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Cell Tissue Res. 2003 Jul;313(1):93-105. Epub 2003 Jun 28.

The extracellular matrix protein betaIG-H3 is expressed at myotendinous junctions and supports muscle cell adhesion.

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  • 1Department of Biology, The University of Texas at San Antonio, 6900 North Loop 1604 West, TX 78249, San Antonio, USA.

Abstract

Molecules of the extracellular matrix (ECM) play important roles in the development and maintenance of myotendinous junctions (MTJs), specialized regions of muscle to bone union. In this report we provide evidence that skeletal muscle cells synthesize the collagen- and fibronectin-binding ECM protein betaIG-H3 and that betaIG-H3 is localized to MTJs. In situ hybridization experiments revealed that during E16.5-E18.5 of murine development, betaIG-H3 RNA transcripts were expressed where developing skeletal muscle fibers contact primordial cartilage and bone. Immunohistochemical analysis verified that the betaIG-H3 protein itself localized distinctively at MTJs, and ultrastructural analysis suggested that betaIG-H3 associates with extracellular fibers and the surface of cells. In vitro, recombinant betaIG-H3 functioned as an adhesion substratum for skeletal muscle cells. Adhesion was significantly reduced by anti-integrin alpha7 and beta1 antibodies, suggesting that betaIG-H3 binds to skeletal muscle cells via alpha7beta1 integrin. Localization of betaIG-H3 to the termini of skeletal muscle fibers and the binding of betaIG-H3 to cells and to molecules of the ECM suggests that betaIG-H3 may play an organizational and structural role in developing MTJs, linking skeletal muscle to components of the ECM.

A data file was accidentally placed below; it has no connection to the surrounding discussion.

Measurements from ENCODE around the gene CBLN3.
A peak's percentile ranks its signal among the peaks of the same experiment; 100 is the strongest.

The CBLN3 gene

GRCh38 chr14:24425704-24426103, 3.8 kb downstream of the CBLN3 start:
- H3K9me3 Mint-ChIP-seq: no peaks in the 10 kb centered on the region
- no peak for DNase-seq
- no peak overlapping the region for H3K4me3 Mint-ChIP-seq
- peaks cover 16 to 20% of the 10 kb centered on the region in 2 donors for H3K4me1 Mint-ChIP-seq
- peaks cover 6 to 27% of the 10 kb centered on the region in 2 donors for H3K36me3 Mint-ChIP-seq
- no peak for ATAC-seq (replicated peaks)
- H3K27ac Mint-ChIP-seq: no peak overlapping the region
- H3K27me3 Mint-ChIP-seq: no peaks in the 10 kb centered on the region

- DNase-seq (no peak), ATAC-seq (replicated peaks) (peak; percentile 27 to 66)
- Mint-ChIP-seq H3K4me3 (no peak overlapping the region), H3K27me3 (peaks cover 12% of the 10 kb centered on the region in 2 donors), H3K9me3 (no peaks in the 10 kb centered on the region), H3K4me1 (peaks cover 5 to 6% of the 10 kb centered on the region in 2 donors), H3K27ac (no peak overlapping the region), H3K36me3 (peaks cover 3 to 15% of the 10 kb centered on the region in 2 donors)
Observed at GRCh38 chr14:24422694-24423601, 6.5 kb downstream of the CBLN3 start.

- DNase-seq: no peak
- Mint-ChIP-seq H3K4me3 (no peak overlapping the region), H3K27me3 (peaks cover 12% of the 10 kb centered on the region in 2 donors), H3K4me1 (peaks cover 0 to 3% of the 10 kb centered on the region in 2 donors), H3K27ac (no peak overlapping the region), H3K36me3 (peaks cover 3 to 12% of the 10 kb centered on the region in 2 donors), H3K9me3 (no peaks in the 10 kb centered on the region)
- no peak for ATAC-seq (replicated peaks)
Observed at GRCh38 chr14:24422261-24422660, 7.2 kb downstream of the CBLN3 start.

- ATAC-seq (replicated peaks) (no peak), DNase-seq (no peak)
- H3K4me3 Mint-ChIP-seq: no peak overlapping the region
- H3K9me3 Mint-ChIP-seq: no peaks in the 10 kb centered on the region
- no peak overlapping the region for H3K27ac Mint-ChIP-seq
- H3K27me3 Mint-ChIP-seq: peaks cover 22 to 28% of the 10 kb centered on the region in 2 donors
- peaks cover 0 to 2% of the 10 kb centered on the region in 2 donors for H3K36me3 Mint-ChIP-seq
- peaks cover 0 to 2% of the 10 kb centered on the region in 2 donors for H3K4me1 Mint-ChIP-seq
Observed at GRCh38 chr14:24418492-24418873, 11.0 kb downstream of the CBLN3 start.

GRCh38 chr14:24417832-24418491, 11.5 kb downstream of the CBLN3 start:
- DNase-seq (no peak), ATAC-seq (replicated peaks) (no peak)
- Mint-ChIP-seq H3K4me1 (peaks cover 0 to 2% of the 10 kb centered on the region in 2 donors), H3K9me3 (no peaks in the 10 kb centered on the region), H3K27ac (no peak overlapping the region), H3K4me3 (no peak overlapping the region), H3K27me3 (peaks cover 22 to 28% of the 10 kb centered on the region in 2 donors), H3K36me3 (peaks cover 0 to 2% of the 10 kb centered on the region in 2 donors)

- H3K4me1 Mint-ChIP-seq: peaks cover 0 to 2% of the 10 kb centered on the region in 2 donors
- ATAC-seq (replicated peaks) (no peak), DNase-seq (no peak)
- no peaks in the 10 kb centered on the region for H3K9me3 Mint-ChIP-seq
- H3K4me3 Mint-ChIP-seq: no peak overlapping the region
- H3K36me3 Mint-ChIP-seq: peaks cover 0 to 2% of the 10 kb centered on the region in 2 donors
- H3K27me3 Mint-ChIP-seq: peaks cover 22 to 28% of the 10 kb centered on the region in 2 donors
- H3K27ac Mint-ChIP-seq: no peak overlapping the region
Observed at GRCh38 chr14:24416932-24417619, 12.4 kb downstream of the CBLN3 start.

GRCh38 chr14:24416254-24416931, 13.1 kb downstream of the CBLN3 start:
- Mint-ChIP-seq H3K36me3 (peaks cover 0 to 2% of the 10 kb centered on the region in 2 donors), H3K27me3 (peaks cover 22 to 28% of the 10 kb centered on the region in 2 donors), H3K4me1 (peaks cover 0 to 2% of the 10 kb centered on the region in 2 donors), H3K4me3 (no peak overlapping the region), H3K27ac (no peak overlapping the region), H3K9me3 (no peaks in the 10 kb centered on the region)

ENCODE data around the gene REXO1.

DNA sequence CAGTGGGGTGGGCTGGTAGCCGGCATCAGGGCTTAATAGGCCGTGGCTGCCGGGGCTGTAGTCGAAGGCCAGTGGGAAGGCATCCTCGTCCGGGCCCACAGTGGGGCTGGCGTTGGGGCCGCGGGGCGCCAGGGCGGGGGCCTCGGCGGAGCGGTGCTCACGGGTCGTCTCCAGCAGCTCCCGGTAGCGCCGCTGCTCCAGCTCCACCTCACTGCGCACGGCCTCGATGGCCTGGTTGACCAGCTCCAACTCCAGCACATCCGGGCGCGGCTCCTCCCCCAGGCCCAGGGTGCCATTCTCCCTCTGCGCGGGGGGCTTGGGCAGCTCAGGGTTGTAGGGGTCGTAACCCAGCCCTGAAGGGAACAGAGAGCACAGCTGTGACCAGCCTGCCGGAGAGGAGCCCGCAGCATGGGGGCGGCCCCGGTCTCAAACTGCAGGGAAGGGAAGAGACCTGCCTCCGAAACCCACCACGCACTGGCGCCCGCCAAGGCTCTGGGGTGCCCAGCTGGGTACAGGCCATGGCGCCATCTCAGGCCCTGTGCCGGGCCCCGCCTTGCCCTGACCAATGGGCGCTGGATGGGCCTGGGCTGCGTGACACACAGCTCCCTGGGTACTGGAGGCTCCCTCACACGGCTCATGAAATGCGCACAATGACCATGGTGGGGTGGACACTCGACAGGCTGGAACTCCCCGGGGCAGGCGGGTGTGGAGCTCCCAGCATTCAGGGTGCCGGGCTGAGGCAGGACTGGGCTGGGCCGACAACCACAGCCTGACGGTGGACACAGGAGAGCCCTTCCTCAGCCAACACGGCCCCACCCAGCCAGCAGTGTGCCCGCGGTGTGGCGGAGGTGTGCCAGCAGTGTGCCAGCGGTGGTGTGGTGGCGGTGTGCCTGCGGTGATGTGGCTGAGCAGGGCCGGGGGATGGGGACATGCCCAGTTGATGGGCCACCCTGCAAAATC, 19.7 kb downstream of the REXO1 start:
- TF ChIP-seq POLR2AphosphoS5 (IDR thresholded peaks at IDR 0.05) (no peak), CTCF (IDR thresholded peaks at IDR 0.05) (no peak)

PMID:
12838408
[PubMed - indexed for MEDLINE]

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